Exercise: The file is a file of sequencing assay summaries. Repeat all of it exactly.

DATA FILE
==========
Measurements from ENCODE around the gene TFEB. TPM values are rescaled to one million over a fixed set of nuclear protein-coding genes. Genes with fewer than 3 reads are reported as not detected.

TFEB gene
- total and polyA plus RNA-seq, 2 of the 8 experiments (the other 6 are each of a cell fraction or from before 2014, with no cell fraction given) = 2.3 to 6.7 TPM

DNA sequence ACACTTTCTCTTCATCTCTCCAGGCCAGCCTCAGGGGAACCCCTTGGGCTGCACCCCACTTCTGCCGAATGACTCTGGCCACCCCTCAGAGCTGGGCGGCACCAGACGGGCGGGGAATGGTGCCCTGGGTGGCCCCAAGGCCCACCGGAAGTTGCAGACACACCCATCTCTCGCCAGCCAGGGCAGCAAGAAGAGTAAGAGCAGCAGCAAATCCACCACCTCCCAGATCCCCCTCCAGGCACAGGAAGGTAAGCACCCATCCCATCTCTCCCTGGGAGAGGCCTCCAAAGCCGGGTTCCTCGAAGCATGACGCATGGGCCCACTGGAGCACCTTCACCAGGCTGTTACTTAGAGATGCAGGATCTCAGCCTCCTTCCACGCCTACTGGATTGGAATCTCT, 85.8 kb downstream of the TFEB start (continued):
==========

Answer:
Measurements from ENCODE around the gene TFEB. TPM values are rescaled to one million over a fixed set of nuclear protein-coding genes. Genes with fewer than 3 reads are reported as not detected.

TFEB gene
- total and polyA plus RNA-seq, 2 of the 8 experiments (the other 6 are each of a cell fraction or from before 2014, with no cell fraction given) = 2.3 to 6.7 TPM

DNA sequence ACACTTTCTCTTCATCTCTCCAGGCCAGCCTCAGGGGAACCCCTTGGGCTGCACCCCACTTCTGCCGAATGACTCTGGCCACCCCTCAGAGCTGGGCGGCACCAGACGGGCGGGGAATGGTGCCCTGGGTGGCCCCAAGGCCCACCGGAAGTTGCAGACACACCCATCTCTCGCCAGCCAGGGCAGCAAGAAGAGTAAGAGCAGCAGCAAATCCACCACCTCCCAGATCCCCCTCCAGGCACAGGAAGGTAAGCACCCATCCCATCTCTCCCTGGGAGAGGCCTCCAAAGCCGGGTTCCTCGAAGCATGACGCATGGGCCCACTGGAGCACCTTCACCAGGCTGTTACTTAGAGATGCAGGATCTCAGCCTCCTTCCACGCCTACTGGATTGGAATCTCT, 85.8 kb downstream of the TFEB start (continued):